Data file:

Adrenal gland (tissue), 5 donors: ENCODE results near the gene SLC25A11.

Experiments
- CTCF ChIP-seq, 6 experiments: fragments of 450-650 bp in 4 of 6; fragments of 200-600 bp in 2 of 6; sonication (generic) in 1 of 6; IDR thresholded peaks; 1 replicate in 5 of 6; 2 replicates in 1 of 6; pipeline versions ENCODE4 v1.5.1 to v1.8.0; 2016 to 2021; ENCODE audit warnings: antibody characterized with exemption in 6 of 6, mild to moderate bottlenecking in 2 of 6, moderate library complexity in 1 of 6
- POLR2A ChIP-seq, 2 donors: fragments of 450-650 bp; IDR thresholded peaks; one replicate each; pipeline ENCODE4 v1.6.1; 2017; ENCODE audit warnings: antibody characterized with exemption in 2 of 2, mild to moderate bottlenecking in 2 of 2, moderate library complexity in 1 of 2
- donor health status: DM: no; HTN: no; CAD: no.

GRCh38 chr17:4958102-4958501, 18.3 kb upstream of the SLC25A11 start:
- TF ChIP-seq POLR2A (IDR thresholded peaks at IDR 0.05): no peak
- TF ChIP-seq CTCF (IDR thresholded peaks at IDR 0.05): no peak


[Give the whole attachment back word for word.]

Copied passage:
Adrenal gland (tissue), 5 donors: ENCODE results near the gene SLC25A11.

Experiments
- CTCF ChIP-seq, 6 experiments: fragments of 450-650 bp in 4 of 6; fragments of 200-600 bp in 2 of 6; sonication (generic) in 1 of 6; IDR thresholded peaks; 1 replicate in 5 of 6; 2 replicates in 1 of 6; pipeline versions ENCODE4 v1.5.1 to v1.8.0; 2016 to 2021; ENCODE audit warnings: antibody characterized with exemption in 6 of 6, mild to moderate bottlenecking in 2 of 6, moderate library complexity in 1 of 6
- POLR2A ChIP-seq, 2 donors: fragments of 450-650 bp; IDR thresholded peaks; one replicate each; pipeline ENCODE4 v1.6.1; 2017; ENCODE audit warnings: antibody characterized with exemption in 2 of 2, mild to moderate bottlenecking in 2 of 2, moderate library complexity in 1 of 2
- donor health status: DM: no; HTN: no; CAD: no.

GRCh38 chr17:4958102-4958501, 18.3 kb upstream of the SLC25A11 start:
- TF ChIP-seq POLR2A (IDR thresholded peaks at IDR 0.05): no peak
- TF ChIP-seq CTCF (IDR thresholded peaks at IDR 0.05): no peak